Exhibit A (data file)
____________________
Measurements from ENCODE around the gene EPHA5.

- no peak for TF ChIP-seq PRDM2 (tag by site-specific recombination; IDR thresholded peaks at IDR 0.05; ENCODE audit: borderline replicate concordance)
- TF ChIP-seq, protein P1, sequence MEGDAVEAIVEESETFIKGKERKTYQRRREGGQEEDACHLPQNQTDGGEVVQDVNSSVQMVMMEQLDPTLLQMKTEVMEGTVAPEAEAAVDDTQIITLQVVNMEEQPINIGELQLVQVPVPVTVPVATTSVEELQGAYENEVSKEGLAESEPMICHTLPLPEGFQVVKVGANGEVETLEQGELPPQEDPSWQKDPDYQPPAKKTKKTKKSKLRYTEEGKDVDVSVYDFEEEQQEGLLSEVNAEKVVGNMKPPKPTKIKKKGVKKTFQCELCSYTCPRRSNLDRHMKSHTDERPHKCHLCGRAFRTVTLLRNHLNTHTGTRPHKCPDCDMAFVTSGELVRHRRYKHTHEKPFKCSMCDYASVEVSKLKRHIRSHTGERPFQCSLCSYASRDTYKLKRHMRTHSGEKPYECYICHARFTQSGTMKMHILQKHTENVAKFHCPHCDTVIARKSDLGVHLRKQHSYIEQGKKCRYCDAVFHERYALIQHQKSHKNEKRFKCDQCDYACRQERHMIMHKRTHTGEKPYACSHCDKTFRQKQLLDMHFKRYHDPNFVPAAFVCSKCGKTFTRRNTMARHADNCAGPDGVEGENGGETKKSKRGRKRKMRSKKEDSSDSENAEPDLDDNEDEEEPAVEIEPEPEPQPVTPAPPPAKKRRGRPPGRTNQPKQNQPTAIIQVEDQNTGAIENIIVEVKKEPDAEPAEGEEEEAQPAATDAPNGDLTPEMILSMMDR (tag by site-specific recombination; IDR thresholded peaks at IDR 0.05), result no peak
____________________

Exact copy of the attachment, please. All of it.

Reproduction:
Measurements from ENCODE around the gene EPHA5.

- no peak for TF ChIP-seq PRDM2 (tag by site-specific recombination; IDR thresholded peaks at IDR 0.05; ENCODE audit: borderline replicate concordance)
- TF ChIP-seq, protein P1, sequence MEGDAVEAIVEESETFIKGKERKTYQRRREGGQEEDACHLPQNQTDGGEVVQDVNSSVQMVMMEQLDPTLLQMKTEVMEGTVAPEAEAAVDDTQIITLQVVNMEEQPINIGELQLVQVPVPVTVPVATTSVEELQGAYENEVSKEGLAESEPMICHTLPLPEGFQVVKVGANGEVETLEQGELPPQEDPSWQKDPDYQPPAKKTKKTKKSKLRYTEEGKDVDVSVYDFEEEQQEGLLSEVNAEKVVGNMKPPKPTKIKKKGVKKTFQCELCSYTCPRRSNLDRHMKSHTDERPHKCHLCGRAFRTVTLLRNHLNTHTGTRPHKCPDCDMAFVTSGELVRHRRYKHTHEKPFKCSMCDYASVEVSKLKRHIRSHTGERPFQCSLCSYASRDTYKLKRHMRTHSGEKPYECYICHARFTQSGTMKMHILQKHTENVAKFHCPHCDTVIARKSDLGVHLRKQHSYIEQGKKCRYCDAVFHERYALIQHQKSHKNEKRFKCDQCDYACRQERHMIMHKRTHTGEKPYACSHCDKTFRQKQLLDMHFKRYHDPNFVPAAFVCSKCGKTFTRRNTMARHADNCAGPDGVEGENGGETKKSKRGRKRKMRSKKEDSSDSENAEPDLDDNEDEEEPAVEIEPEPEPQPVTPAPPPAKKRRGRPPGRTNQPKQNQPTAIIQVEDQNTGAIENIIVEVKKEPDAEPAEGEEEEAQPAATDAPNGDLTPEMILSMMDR (tag by site-specific recombination; IDR thresholded peaks at IDR 0.05), result no peak